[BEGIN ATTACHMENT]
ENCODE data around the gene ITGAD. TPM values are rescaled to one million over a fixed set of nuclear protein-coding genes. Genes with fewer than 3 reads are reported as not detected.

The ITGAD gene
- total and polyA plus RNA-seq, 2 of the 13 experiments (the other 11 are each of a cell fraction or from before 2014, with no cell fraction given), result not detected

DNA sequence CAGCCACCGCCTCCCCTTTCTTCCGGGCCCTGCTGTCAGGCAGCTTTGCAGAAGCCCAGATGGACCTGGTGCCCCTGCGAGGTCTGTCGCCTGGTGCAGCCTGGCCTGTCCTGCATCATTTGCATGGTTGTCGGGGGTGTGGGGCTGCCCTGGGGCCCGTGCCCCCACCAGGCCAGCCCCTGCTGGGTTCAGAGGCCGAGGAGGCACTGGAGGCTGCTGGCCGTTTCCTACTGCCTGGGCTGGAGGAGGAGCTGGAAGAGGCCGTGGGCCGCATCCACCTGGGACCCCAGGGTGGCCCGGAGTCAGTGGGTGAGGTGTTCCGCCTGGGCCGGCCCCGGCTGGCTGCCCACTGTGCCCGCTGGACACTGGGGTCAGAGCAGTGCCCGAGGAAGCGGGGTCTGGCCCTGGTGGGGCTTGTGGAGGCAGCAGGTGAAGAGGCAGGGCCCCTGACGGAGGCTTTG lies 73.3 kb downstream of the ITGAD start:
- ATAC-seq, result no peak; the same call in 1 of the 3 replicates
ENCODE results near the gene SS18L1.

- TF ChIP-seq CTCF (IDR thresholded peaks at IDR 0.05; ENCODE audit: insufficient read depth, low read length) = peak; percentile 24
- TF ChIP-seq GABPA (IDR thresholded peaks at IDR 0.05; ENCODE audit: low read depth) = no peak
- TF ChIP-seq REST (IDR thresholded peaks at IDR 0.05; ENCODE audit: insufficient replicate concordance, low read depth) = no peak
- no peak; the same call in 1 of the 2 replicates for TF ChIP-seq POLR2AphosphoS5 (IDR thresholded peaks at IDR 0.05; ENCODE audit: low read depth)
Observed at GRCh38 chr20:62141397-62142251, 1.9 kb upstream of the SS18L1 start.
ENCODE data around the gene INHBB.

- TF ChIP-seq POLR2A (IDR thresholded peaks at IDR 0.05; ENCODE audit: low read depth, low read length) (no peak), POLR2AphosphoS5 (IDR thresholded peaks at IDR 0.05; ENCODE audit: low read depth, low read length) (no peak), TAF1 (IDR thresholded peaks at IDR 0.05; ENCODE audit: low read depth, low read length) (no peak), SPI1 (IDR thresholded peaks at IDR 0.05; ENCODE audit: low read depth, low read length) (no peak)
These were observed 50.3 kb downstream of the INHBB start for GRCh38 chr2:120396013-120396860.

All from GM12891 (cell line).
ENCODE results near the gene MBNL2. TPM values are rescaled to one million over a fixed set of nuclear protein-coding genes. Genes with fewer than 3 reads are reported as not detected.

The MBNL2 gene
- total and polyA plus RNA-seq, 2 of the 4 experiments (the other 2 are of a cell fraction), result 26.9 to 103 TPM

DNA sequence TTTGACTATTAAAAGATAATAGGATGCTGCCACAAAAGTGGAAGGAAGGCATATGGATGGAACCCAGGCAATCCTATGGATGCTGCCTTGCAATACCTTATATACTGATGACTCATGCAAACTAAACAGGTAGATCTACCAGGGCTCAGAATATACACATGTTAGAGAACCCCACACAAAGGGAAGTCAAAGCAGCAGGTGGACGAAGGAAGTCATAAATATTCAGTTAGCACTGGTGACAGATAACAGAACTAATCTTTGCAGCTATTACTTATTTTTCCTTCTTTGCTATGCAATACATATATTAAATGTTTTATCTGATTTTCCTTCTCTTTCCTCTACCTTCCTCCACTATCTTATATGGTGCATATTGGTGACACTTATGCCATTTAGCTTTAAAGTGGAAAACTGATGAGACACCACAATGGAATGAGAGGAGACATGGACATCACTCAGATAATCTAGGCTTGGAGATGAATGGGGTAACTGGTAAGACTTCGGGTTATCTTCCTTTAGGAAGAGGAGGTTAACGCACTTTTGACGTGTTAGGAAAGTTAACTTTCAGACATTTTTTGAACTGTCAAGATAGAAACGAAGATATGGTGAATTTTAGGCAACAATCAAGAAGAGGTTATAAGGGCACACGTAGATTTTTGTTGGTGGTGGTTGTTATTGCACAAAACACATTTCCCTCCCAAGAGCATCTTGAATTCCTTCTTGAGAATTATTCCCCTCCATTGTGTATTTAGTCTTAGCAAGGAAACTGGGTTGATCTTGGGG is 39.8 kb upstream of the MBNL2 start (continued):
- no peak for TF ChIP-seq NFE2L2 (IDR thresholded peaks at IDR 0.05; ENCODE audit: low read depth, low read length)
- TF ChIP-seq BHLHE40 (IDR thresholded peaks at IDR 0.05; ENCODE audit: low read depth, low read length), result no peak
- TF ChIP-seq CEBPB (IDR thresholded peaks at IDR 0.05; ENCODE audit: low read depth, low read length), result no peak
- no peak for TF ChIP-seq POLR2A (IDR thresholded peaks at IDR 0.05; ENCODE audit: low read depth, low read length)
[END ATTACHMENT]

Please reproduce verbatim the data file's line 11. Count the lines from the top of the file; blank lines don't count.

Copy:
Observed at GRCh38 chr20:62141397-62142251, 1.9 kb upstream of the SS18L1 start.